Gwen and I walk into a bar. Wait behind the taped-off area for the bartender to be free. He greets us. By that point, my mask has started to feel like I’m sucking air through a sauna and I’ve grown nervous about being out in the world again. We order drinks and then I very smartly ask:
Do you have menus?
Bartender, on his way to grab said menus: No, we’re one of those restaurants without menus where you just guess what we serve.
It is a perfect response to diffuse my nerves, the right combination of sarcasm and charm when combined with the bartender’s grin. The chef comes over and by the time he finishes describing his special of the night with the type of loving detail that constitutes food porn, I have to have it. Turns out, I didn’t need a menu after all to experience the most incredible Salmon Nicoisse in existence. After our surprisingly amazing meal, the bartender sends us home with a slice of raspberry cheesecake with a chocolate graham cracker crust. His treat to celebrate our first return to a bar in what I optimistically dub the After Times.
The first day back in the world after 14 months of intense isolation was amazing in so many ways: breakfast out while sitting at a table in a restaurant (rather than eating in the car), standing in someone else’s kitchen within a few feet of another person (both of us fully vaccinated and without masks), a shopping excursion at REI (courtesy of one of my coworker’s sending me a “thank you” gift certificate), the unexpectedly great dinner at a bar, all capped off by Gwen’s return to the world of in-person darts and my having alone time at home during non-work hours (which means complete control of the television and zero commentary on my choices).
I have been anxious about this day arriving and yet it turned out beautifully. While not 100% without difficulty (the world is LOUD, y’all), it felt like finally waking from that mired space between dreaming and waking that we collectively entered in early 2020. Not all of us returned.
Depending on which lens I place on my retrospection, the pandemic has (for me personally) run the spectrum from unexpectedly kind to on-the-edge-of-another-breakdown isolating and anxiety-inducing.
My wife and I have been fortunate on the financial front. We both have kept our full-time jobs and benefited tremendously from the moratorium on student loans and the distribution of stimulus checks. That combination of events provided the boost we needed to be able to finally afford bankruptcy (being unable to afford bankruptcy is a fuckery reserved for a different post). Without wages being garnished, we were able to finally build a safety net and emerge from this year on the most stable financial footing we’ve ever experienced. It feels odd, sometimes even shameful, to know that we have benefited from the pandemic. And yet after literally decades of deep financial hardships, what I feel most intensely is gratitude. The transition from juggling which bills to pay late while avoiding service disruptions to being in a place where our bills are on auto-pay is an unburdening that cannot be understood without having lived the experience of choosing between rent, groceries, medication, or gasoline.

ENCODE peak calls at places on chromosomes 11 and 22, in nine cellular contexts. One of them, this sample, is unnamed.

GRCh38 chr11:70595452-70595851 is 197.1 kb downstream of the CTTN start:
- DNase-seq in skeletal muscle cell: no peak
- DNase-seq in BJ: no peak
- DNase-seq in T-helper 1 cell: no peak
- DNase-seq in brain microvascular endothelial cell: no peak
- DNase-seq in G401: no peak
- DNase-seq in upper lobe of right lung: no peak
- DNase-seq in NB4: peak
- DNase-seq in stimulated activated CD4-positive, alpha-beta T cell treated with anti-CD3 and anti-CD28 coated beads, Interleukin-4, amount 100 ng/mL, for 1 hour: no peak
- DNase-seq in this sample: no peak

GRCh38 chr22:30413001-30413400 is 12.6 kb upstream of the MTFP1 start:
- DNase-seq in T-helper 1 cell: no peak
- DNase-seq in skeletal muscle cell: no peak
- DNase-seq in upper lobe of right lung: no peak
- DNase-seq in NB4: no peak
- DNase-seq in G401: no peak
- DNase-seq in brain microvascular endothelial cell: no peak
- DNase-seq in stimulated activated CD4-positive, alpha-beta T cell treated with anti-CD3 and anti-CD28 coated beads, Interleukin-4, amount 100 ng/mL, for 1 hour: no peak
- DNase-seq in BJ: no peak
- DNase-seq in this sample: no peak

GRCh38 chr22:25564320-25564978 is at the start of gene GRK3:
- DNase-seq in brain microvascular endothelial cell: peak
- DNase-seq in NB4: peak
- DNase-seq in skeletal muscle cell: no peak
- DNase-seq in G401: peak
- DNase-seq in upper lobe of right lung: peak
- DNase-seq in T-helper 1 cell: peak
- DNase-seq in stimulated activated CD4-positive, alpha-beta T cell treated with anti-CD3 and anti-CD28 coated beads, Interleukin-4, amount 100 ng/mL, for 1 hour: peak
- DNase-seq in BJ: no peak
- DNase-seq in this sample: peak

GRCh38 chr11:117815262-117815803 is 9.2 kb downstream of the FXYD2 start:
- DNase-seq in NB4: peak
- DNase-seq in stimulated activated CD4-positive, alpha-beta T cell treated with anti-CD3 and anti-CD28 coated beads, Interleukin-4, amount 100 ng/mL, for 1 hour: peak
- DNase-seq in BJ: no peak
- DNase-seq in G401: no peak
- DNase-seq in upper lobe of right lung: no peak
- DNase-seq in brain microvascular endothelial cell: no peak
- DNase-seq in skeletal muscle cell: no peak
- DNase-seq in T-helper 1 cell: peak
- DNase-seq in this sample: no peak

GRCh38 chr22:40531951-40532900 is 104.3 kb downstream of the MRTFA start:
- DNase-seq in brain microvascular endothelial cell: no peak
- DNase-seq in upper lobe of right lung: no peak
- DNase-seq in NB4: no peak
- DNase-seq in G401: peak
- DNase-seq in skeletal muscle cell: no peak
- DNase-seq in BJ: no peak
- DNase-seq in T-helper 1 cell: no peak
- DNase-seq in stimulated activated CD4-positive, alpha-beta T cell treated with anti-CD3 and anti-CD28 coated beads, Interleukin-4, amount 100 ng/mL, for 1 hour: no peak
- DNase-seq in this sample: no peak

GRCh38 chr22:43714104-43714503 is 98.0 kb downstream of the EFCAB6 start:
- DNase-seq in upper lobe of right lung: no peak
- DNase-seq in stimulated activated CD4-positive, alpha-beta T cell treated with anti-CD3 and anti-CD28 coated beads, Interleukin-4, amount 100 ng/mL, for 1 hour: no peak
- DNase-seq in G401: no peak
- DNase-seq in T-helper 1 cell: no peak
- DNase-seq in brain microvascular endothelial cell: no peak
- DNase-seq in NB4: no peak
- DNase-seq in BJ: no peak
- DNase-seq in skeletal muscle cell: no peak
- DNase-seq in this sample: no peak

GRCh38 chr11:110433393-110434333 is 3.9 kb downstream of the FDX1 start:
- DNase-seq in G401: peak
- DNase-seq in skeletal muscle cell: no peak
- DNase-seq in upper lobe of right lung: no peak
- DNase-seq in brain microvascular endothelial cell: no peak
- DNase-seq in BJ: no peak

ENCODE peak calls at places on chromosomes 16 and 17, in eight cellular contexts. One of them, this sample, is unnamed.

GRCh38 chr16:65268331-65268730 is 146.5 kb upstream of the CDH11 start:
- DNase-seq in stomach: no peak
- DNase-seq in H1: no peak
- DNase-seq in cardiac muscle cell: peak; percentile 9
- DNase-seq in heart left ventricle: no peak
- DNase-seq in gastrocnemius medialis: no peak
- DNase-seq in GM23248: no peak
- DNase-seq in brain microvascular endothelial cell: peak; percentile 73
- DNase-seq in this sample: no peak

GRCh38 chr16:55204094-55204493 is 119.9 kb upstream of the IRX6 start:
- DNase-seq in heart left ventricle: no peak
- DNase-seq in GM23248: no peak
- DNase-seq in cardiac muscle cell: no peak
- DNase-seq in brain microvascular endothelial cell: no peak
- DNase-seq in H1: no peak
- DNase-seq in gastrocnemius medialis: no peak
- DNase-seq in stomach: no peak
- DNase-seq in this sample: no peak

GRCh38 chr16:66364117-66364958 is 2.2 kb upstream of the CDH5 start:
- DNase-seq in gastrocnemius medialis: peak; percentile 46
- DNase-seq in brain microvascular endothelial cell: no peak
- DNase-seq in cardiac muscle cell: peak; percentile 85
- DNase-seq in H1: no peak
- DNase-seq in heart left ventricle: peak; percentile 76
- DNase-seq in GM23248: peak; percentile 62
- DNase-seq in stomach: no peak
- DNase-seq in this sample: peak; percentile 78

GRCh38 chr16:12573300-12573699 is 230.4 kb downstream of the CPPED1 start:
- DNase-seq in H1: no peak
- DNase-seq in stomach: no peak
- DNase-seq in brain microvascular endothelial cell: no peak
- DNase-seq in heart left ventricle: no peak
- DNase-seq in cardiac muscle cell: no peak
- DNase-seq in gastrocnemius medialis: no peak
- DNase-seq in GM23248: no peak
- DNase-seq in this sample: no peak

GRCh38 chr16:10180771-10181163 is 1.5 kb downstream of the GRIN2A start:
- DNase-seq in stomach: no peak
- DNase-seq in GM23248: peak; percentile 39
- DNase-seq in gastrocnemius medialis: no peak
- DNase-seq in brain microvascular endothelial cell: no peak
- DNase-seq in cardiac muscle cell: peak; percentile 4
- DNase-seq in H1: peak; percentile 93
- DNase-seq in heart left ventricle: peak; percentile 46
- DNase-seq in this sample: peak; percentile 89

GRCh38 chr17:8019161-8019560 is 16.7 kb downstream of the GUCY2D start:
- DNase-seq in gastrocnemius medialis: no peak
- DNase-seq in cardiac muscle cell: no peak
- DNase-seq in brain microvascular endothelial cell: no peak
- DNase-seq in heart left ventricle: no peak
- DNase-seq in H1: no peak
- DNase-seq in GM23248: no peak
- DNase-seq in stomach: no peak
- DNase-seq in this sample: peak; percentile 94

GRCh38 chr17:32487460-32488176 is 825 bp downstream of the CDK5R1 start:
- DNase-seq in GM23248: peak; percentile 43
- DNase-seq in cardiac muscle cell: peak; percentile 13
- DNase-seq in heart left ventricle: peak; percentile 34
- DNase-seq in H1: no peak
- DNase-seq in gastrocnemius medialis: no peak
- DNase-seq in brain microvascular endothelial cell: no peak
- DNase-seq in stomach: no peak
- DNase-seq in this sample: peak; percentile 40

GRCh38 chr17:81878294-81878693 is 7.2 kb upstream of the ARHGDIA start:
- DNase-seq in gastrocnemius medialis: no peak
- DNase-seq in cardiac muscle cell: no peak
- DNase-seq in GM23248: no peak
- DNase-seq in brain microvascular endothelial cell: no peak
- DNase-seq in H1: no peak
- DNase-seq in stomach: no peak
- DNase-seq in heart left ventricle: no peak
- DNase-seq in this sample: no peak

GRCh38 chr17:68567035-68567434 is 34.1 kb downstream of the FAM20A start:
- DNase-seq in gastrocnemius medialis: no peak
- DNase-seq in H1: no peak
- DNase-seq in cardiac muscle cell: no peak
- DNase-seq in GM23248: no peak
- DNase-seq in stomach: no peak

Physically, we have both avoided getting COVID thus far. While Gwen has still had to go in to work at a warehouse, her company has been exceptionally diligent. For me, being isolated at home has resulted in far fewer bouts of illnesses than I typically experience. The trade-off, however, has been my daily step count plummeted to under 400 overall, causing my body aches to intensify and my back pain to reach the point of interfering with even simple tasks.
Worst of all, however, is that the isolation itself has pushed my mental health to the edge. I discovered years ago that while I love to spend as much time quietly alone as possible, it does something to the way I think. That ‘something’ isn’t always good. Sometimes, I’ll see the world as beautiful and miraculous and find myself in a bubble of perfect peace. But other times, I’ll find myself listening to a conversation only to realize I’m the only one talking and there’s no one around to respond. At my worse, I hang on to a small thread of sanity by talking myself through a 3am existential crisis with my core mantra:
This is only where you are right now.
It will shift.
Trust that it will shift.
It WILL shift. Sooner or later, “it” always does. I remind myself of this truth even when I am full of joy. In difficulty, it is the promise of some future light. In the light, it is a reminder to be present while it lasts.some
Today the joy and gratitude are brighter than the fear and loneliness. Today I shared laughter and hope with other people. Today I finally left my isolation and re-entered the world. It has been a long, long, long night and I am grateful to have made it to the dawn.